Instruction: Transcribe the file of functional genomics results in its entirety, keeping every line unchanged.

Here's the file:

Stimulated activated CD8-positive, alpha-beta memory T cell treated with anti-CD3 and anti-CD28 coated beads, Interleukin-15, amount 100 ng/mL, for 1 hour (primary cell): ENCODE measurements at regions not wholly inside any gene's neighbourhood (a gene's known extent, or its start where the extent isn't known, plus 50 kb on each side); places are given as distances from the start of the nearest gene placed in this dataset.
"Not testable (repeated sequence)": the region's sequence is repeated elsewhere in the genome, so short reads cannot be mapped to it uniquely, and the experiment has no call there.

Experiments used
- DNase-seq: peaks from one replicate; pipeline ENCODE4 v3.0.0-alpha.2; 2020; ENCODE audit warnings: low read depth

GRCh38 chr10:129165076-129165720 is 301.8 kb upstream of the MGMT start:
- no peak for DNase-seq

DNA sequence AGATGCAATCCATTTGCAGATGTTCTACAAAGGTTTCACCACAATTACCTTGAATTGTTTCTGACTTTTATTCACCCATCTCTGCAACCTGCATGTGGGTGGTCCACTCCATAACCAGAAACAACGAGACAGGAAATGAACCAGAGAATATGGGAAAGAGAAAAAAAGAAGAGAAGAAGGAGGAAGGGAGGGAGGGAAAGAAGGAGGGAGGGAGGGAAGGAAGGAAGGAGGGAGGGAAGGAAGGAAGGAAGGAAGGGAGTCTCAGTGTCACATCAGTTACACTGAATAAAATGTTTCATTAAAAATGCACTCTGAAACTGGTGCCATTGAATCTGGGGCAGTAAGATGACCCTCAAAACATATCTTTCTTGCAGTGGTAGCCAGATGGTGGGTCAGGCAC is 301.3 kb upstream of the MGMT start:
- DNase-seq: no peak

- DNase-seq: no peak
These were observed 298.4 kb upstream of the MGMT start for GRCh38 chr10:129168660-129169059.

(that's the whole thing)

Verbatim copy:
Stimulated activated CD8-positive, alpha-beta memory T cell treated with anti-CD3 and anti-CD28 coated beads, Interleukin-15, amount 100 ng/mL, for 1 hour (primary cell): ENCODE measurements at regions not wholly inside any gene's neighbourhood (a gene's known extent, or its start where the extent isn't known, plus 50 kb on each side); places are given as distances from the start of the nearest gene placed in this dataset.
"Not testable (repeated sequence)": the region's sequence is repeated elsewhere in the genome, so short reads cannot be mapped to it uniquely, and the experiment has no call there.

Experiments used
- DNase-seq: peaks from one replicate; pipeline ENCODE4 v3.0.0-alpha.2; 2020; ENCODE audit warnings: low read depth

GRCh38 chr10:129165076-129165720 is 301.8 kb upstream of the MGMT start:
- no peak for DNase-seq

DNA sequence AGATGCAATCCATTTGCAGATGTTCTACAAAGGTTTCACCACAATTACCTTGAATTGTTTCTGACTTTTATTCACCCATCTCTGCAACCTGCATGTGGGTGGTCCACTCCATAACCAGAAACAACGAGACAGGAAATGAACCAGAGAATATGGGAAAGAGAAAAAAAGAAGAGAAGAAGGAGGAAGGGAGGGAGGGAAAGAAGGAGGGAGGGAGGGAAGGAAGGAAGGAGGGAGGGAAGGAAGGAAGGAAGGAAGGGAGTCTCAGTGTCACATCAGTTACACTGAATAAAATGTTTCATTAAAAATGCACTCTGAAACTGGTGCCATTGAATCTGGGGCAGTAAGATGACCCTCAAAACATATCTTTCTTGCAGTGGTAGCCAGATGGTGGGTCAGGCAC is 301.3 kb upstream of the MGMT start:
- DNase-seq: no peak

- DNase-seq: no peak
These were observed 298.4 kb upstream of the MGMT start for GRCh38 chr10:129168660-129169059.